Parsa Venkateshwar Rao Jr is a Delhi-based journalist, who’s worked with Indian Express in multiple editions, and with DNA in Delhi. He has also written for Deccan Herald, Times of India, Gulf News (Dubai), Daily Star (Beirut) and Today (Singapore). He is now Senior Editor with Parliamentarian
Does the BJP have the strength to resist the pressure from the RSS, VHP and the ochre-robed folks?
The Ayodhya dispute has been on the boil from 1989 onwards, when the ‘shilanyas’ took place in the final days of Rajiv Gandhi’s term in office. In 1990, there was LK Advani’s ‘rath yatra’ from Somnath to Ayodhya, with Hindu-Muslim riots in its trail. In 1992, the ostensible ‘kar seva’ turned into a criminal act of demolition of Barbri Masjid, followed by Hindu-Muslim riots. Even as riots broke out in Gujarat in the wake of the burning of the coach in Sabarmati Express carrying VHP volunteers from Ayodhya on February 28, 2002, the VHP and the rest of the ochre-folk were agitating for another ‘shilanyas’ and they were allowed to do so.
In the run-up to the 2019 Lok Sabha election, with the BJP under Narendra Modi seeking a second term, the RSS, the VHP and the ochre-folk are raising their voice, and indirectly their fists, threatening an agitation to force the government to bring a law to build the temple, and showing a clear unwillingness to wait for the Supreme Court verdict.
It is quite evident that the trouble-mongers of the temple are not willing to accept the Supreme Court verdict if it were to go against the building of the temple. What the RSS and the rest expect the BJP government of Modi to do is to enact a law overruling the Supreme Court if the need arises for that. It also means that the RSS, VHP and the rest are not willing to persuade the Muslim community and win their consent for the temple to be built at the site of the illegally demolished mosque. They want to assert the brute strength of numbers. They want to intimidate the Muslims, disregard Muslim opinion and build the temple.
The old animal instinct of might is right governs the Hindutva crowd. They scream about ‘dharma’ in the so-called Dharma Sabha and the Dharma Sansad but they don’t care two hoots for dharma or righteousness. The man for whom they want to build a temple, Rama, was described by astronomer-poet Valmiki in his kavya (a literary creation) Ramayanam as “ramo vigrahavan dharma’ (Rama the embodiment of righteousness)’, and here we have the lawless and irreligious mob baying for blood over a temple for Rama.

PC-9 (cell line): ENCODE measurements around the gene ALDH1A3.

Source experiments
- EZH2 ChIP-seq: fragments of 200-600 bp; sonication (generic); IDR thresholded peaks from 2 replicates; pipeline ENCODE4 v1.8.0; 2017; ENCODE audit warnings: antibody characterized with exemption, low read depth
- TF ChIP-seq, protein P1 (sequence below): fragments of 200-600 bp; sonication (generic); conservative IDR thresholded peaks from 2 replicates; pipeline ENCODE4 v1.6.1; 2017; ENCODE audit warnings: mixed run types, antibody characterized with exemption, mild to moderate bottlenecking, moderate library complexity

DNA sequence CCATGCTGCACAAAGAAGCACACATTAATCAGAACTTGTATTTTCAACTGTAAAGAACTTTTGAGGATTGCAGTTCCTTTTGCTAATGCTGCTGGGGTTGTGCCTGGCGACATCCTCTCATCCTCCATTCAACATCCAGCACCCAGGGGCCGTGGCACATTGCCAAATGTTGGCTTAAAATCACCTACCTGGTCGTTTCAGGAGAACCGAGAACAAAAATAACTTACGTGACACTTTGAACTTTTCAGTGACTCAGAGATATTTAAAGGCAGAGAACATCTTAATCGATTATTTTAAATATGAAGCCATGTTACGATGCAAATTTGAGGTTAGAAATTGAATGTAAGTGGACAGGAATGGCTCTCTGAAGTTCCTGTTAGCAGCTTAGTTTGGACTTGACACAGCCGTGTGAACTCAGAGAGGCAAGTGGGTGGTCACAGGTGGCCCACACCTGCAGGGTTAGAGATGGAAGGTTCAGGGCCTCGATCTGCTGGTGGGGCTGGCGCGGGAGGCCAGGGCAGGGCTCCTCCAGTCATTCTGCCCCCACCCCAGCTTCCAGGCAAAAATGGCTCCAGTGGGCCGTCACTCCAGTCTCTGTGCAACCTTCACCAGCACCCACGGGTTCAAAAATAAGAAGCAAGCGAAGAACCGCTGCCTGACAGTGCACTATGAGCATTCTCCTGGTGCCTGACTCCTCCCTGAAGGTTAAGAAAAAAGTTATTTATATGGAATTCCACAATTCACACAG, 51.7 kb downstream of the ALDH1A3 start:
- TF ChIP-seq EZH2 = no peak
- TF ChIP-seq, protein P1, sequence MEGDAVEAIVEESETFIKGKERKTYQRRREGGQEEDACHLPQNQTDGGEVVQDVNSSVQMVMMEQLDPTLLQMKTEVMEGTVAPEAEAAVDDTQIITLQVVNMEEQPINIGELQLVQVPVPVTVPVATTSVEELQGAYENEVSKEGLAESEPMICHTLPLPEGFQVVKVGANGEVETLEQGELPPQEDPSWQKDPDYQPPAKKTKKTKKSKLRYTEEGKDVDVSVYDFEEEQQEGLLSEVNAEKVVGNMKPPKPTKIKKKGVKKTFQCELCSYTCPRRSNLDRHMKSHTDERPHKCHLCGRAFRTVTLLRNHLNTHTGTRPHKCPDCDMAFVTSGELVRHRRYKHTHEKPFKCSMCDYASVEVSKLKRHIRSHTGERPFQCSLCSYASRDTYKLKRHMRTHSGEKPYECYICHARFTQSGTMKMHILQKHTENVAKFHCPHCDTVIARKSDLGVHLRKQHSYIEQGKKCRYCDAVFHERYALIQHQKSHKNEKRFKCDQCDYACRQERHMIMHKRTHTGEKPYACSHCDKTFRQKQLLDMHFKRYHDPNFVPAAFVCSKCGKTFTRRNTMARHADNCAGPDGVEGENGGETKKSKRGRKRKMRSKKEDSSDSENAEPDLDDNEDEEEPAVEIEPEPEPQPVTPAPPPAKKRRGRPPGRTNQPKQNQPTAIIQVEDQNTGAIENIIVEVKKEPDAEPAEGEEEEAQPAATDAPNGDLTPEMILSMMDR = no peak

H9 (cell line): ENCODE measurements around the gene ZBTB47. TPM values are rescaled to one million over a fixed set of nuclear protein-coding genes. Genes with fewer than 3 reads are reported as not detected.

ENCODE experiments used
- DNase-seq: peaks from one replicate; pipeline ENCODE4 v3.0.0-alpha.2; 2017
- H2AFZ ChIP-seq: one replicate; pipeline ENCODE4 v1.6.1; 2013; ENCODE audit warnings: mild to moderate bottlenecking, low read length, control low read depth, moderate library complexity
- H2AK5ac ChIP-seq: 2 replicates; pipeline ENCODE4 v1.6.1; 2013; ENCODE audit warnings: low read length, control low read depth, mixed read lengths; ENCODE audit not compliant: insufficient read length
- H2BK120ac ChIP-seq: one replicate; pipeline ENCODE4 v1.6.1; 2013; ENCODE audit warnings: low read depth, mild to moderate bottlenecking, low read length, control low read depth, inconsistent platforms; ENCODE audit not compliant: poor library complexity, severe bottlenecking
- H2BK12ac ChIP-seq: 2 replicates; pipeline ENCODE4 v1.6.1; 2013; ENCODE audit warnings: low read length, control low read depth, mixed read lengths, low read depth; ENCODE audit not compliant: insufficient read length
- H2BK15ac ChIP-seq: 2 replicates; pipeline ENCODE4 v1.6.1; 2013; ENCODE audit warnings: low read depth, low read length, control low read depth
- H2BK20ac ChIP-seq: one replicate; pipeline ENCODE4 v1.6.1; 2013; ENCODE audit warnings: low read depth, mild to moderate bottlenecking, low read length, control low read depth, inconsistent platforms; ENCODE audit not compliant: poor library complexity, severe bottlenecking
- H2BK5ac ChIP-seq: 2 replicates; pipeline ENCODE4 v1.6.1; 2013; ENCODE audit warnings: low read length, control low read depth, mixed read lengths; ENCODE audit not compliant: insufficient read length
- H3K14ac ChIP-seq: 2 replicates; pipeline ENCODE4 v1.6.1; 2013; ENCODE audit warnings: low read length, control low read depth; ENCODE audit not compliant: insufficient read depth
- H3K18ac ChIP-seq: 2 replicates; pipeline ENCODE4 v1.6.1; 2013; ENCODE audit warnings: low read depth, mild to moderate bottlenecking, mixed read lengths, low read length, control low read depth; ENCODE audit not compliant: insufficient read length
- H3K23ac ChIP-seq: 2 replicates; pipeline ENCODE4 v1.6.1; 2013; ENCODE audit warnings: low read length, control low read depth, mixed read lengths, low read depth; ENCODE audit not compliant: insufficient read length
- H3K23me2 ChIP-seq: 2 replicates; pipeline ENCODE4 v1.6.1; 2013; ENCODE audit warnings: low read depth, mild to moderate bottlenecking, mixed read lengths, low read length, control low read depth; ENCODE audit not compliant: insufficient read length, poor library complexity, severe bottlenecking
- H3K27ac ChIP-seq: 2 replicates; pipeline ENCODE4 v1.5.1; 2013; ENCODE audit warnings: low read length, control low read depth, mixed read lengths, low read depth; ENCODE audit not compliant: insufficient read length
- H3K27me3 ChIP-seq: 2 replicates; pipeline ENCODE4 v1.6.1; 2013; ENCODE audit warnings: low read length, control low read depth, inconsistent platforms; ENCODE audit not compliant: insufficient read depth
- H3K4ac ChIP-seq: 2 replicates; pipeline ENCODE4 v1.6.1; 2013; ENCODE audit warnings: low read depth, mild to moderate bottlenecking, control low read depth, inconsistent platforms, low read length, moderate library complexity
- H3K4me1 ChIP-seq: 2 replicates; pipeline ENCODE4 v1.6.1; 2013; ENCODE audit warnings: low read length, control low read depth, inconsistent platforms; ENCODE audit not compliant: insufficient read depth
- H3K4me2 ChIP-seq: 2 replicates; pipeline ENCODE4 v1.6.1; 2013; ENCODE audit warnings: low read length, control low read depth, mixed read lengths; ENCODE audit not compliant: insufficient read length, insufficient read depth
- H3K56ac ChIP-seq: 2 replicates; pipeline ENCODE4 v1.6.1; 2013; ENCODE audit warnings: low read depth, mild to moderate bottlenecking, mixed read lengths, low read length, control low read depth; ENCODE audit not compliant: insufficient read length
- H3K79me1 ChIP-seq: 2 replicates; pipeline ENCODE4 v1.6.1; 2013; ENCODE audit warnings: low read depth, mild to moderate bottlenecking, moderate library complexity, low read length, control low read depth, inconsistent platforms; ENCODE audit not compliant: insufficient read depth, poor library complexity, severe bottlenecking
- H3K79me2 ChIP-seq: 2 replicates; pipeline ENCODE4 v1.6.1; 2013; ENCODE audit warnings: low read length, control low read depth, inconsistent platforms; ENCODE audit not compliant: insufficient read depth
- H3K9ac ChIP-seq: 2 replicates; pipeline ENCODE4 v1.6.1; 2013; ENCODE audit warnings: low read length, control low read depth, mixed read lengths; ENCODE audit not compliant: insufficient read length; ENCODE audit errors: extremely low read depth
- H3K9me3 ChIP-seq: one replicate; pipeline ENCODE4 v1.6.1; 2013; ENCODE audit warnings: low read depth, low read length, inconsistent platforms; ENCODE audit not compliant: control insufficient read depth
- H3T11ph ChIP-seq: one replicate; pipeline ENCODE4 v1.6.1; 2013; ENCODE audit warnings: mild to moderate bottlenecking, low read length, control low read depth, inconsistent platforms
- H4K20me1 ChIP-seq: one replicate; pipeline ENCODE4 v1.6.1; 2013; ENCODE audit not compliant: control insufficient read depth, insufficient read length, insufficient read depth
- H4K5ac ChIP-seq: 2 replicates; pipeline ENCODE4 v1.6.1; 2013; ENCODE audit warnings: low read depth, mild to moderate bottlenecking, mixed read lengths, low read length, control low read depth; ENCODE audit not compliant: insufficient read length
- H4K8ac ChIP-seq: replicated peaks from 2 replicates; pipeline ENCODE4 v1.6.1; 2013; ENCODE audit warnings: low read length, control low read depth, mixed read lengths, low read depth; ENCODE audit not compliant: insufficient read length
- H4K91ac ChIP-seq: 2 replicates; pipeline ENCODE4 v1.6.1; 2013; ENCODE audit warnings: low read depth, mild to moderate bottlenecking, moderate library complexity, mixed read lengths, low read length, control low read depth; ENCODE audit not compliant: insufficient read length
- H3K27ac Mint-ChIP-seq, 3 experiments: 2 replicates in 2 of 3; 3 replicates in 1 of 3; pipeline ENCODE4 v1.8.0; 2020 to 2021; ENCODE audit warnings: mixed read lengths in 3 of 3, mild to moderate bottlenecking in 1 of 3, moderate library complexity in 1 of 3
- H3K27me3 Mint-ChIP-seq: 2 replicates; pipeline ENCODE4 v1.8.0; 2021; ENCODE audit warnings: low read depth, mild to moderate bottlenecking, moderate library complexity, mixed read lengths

There is a feeling that the BJP and the Modi government are quite complicit in the noises that the RSS and the VHP and the rest are making, and that the BJP is not averse to using the temple plank to win the 2019 Lok Sabha election. Modi wants to fall back on the temple plank because he has failed to fulfill the development agenda about which he boasted for the last four-and-a-half-years. He is nervous and anxious that he may lose the election, that he may not get the majority.
Perhaps, he need not fear, need not tremble. Perhaps he will win and he will get more numbers in 2019 than he got in 2014. But he is not sure. He does not want to take the risk of putting aside the temple issue. He is not sure, however, when to jump on to the temple bandwagon.
He is now referring to it as a way of criticising the Congress’ attempts to stall the temple construction, but he has not so far made any commitment of his own that his government will build the temple if it is returned to power. Perhaps he will assess the situation and make that fatal – it would be fatal because it would show India as a country of brute majority with no respect for law – commitment when he stares defeat in the face, and the temple would be his weapon of last resort. The temple question would be a test case for the BJP, whether it is a political party like any other, or it is a politico-religious party like the Muslim Brotherhood in Egypt, and it would force the Hindu agenda on a multi-religious and multi-cultural country like India.
India will survive the Hindutva nightmare because she will continue to live on for centuries and millennia after the BJP is buried in the debris of history. It is indeed a difficult time for the BJP. It cannot pretend to be a nationalist party if it become a party for temple construction on a disputed site, and it would not abide by the rule of law.